the aid of a non-profit credit counseling agency. There are three organizations that can provide
you with the name of a reputable counselor in your area:
National Foundation for Credit Counseling (NFCC)
The Department of Housing and Urban Development (HUD)
Association of Independent Consumer Credit Counseling Agencies (AICCCA)
These groups can help you regain control of your financial life by setting up payment plans,
negotiating with your credit card companies, and offering advice and training on how to avoid
situations such as this in the future.
Divorce: Things to keep in mind
Going through a divorce is one of the most painful experiences a person can have. Not only does it completely turn your personal life upside down, it also affects your financial life. Just because you are getting a divorce does not free you from the financial obligations you had while you were married. The good, bad and ugly details of the credit history you and your spouse compiled while together stays with you after a divorce. Any debt entered into jointly while married is still the responsibility of both parties regardless of who is actually paying the debt. So, if your exspouse fails to make a mortgage payment on a house in both your names, it will affect your credit rating. Before your divorce is finalized, look at all of the debts you and your spouse have. Try to come to an equitable solution to getting these paid off since it is one thing that you may always share even if you are no longer together.
With the ever-increasing advancements in technology, it has become easier than ever for thieves to steal someone’s identity. By getting a credit card, social security or driver’s license number, a person can create a full set of false documents and use them to purchase anything from a watch to a home. The victim usually ends up with a ruined credit rating and horrible financial obligations that may take years to clear up. While this sounds scary, there are several easy steps you can take to prevent potential identity theft from happening to you:
Keep your personal information secure. Never give out personal information on unsolicited
phone calls or unsecured Web sites. Never click on unsolicited e-mails.
Check your credit report once a year, and check your accounts to make sure everything is
correct. If you have accounts on your report that are unknown, you can file a dispute with the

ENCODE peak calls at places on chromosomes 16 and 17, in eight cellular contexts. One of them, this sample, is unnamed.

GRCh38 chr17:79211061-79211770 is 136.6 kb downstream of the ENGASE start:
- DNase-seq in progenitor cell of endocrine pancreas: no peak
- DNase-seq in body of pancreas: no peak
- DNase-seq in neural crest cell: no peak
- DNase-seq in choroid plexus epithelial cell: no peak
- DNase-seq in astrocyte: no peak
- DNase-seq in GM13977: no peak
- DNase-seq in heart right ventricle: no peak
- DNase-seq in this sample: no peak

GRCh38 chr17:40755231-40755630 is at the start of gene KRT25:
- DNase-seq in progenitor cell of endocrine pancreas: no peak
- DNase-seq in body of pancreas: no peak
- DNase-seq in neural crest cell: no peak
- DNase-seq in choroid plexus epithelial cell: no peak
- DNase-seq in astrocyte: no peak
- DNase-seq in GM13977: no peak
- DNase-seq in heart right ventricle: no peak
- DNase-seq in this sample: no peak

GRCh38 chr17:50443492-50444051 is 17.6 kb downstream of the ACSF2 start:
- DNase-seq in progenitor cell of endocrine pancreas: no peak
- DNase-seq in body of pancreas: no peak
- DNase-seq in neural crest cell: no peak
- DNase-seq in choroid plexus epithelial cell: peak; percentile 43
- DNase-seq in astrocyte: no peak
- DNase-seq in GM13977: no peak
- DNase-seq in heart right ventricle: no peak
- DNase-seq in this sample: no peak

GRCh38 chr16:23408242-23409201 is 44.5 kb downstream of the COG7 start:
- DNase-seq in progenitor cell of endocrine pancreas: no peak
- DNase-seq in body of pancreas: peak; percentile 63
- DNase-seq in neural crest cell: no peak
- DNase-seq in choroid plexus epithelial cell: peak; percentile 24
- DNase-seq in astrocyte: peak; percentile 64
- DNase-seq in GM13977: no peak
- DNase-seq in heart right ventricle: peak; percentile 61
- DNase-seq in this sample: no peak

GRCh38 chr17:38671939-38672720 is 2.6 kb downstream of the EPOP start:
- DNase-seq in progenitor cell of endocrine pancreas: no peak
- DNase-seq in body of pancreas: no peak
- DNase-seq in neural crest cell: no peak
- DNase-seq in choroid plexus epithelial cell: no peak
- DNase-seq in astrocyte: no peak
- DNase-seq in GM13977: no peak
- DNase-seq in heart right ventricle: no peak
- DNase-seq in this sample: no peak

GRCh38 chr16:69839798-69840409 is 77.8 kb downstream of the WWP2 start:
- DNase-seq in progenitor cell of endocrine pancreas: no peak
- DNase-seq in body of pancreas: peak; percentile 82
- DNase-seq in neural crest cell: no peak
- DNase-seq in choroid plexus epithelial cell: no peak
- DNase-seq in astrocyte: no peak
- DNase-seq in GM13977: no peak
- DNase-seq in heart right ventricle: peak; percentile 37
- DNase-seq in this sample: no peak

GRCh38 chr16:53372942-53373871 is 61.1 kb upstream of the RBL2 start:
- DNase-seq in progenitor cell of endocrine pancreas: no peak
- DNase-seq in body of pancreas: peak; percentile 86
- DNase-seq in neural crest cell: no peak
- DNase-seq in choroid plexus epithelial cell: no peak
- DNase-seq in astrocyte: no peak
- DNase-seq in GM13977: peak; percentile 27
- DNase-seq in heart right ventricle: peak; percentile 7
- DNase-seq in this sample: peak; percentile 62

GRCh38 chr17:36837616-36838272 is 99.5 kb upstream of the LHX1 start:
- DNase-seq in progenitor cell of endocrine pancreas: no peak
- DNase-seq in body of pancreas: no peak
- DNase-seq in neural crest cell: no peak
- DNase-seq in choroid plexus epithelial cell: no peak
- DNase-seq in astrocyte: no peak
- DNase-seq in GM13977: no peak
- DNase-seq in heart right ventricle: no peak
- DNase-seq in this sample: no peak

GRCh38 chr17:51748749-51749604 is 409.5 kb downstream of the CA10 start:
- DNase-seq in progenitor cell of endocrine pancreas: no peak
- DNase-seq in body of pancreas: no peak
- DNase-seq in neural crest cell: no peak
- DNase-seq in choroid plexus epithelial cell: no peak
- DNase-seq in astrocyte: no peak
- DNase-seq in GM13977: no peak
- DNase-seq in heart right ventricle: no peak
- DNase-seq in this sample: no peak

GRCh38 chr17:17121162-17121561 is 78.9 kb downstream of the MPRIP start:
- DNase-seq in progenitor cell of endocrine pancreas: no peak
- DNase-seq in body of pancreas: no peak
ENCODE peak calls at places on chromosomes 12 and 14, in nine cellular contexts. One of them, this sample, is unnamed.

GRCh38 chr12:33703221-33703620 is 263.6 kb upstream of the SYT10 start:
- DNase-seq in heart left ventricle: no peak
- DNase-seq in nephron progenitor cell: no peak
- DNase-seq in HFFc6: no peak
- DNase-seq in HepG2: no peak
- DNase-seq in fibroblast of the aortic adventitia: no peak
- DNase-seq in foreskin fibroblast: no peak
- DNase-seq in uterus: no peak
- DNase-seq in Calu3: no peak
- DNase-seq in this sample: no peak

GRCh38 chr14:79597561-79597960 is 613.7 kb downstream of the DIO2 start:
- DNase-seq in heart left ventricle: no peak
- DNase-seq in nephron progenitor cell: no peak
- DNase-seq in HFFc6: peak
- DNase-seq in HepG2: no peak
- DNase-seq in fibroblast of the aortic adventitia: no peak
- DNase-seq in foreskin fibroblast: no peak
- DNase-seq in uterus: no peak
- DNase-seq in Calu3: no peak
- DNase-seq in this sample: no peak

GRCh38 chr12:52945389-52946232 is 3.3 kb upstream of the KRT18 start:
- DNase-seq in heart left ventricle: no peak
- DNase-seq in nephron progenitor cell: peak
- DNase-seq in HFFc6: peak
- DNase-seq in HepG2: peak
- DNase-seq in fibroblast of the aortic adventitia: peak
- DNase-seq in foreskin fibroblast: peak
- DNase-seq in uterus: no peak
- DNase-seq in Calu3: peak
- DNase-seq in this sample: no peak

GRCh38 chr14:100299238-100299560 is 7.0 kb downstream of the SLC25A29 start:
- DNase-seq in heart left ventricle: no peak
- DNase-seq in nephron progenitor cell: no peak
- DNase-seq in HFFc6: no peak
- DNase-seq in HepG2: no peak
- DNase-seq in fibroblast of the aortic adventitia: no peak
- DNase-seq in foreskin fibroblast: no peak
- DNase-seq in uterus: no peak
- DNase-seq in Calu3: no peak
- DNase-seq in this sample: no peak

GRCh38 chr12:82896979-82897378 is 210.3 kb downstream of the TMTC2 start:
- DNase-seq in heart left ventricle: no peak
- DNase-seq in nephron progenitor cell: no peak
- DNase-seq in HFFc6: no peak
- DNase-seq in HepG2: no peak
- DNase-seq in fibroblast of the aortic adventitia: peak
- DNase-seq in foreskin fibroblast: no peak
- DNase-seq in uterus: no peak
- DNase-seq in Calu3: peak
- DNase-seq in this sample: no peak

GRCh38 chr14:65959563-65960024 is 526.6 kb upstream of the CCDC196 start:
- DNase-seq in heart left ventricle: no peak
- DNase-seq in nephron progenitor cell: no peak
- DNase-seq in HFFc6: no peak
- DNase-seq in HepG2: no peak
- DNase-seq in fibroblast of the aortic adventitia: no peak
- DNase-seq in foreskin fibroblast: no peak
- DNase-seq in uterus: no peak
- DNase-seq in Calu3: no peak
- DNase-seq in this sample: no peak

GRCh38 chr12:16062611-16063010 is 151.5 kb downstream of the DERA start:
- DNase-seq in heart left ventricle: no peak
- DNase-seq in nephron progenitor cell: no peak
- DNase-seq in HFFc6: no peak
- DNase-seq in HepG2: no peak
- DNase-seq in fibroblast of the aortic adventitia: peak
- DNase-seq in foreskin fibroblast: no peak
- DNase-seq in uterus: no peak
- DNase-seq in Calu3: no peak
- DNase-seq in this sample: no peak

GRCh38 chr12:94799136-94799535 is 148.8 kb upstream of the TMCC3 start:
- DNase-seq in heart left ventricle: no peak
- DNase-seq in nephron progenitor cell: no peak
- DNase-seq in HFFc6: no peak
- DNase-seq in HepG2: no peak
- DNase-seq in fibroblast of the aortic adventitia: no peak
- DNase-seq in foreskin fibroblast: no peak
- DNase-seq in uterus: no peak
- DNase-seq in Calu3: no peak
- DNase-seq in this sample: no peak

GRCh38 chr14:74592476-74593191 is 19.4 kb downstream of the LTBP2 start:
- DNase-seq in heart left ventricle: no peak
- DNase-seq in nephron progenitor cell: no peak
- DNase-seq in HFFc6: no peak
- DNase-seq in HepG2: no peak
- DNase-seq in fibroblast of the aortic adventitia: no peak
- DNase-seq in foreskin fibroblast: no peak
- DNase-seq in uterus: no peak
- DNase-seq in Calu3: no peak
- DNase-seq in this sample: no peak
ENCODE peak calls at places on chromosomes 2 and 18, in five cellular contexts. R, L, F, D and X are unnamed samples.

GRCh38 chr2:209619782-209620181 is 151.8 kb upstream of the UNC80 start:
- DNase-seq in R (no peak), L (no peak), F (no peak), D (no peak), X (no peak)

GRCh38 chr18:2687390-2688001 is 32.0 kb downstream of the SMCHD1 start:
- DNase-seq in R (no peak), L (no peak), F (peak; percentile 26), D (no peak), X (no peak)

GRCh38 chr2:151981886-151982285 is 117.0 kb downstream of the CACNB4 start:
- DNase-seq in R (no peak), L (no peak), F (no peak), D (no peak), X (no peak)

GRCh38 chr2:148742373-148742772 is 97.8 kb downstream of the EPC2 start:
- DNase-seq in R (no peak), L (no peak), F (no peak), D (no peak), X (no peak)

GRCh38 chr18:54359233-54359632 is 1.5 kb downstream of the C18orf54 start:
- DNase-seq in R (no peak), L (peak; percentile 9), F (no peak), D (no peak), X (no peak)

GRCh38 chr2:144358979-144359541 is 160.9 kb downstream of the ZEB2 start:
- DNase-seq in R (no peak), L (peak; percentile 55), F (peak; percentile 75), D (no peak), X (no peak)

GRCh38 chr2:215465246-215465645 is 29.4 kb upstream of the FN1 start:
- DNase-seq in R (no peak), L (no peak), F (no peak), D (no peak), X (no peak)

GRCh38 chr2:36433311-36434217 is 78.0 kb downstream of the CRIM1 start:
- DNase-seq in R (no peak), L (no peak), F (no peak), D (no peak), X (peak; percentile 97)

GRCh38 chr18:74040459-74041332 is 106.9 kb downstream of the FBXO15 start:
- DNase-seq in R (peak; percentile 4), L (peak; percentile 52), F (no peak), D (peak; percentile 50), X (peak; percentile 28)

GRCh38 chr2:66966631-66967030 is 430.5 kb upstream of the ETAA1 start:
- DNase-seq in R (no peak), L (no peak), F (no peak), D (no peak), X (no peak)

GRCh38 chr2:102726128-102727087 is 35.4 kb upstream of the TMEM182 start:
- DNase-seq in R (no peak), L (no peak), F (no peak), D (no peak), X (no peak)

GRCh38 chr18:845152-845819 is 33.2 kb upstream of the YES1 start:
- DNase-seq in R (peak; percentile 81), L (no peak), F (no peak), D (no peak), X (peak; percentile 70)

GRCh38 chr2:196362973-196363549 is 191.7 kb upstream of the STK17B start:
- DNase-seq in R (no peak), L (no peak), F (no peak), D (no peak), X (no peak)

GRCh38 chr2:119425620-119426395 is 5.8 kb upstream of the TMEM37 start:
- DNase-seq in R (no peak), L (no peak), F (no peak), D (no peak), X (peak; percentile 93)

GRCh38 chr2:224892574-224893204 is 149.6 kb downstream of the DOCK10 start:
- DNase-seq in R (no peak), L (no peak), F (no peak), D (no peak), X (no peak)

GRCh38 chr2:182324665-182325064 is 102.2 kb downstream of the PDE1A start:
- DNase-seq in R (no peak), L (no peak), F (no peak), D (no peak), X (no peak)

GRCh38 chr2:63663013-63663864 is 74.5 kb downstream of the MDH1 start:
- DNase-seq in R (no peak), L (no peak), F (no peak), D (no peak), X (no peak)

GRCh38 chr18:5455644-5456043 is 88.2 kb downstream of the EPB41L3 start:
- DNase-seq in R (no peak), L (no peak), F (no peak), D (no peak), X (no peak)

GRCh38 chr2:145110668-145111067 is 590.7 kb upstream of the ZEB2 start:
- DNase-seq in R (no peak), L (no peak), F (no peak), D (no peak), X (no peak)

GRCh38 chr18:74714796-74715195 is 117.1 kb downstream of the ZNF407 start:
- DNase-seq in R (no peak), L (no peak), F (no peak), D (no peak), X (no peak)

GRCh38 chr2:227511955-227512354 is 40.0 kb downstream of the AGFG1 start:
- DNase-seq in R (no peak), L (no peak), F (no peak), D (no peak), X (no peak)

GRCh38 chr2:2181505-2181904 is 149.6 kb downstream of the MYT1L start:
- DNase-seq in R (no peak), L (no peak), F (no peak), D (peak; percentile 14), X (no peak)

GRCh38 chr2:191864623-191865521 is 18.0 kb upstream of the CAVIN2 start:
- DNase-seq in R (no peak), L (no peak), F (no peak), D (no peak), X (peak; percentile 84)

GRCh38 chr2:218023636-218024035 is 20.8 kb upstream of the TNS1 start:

bureaus to get them removed.
Check your credit card statements every month. If there are any unfamiliar charges on the
account, contact the card company for more information. If you believe your information has
been stolen, contact each of the three credit bureaus and put a fraud watch on your reports. This will make it much more difficult for a fraudulent person to get cards in your name.
Obtaining your credit report
Under federal law, every person is entitled to one free credit report from each of the three major credit bureaus every year. A resource has been created to allow access to this information for everyone. Go to www.annualcreditreport.com, select your state, complete the form and you will have access to all of the reports online. Note that your FICO score is not included with this information Disputing inaccurate information – working directly with the credit bureaus Advise the bureau(s), in writing, what information you think is inaccurate. Include copies (NOT originals) of any documents that support your position. In addition to providing your complete name and address, your letter should clearly identify each item in your report you dispute, state the facts and explain why you dispute the information, and request that it be removed or corrected. You may want to enclose a copy of your report with the items in question circled. Send your letter by certified mail, “return receipt requested,” so you can document what the credit reporting company received. Keep copies of your dispute letter and enclosures. The bureau(s) must investigate the items in question — usually within 30 days. They also must forward all the relevant data you provide about the inaccuracy to the creditor or lender that provided the information. After the information provider receives notice of a dispute from the bureau(s), it must investigate, review the relevant information, and report the results back to the credit reporting company. If the information provider finds the disputed information is inaccurate, it must correct the information and notify the bureau(s) so they can correct the information in your credit file.
When the investigation is complete, the bureau(s) must give you the results in writing and a free
copy of your report if the dispute results in a change. This free report does not count as your
annual free report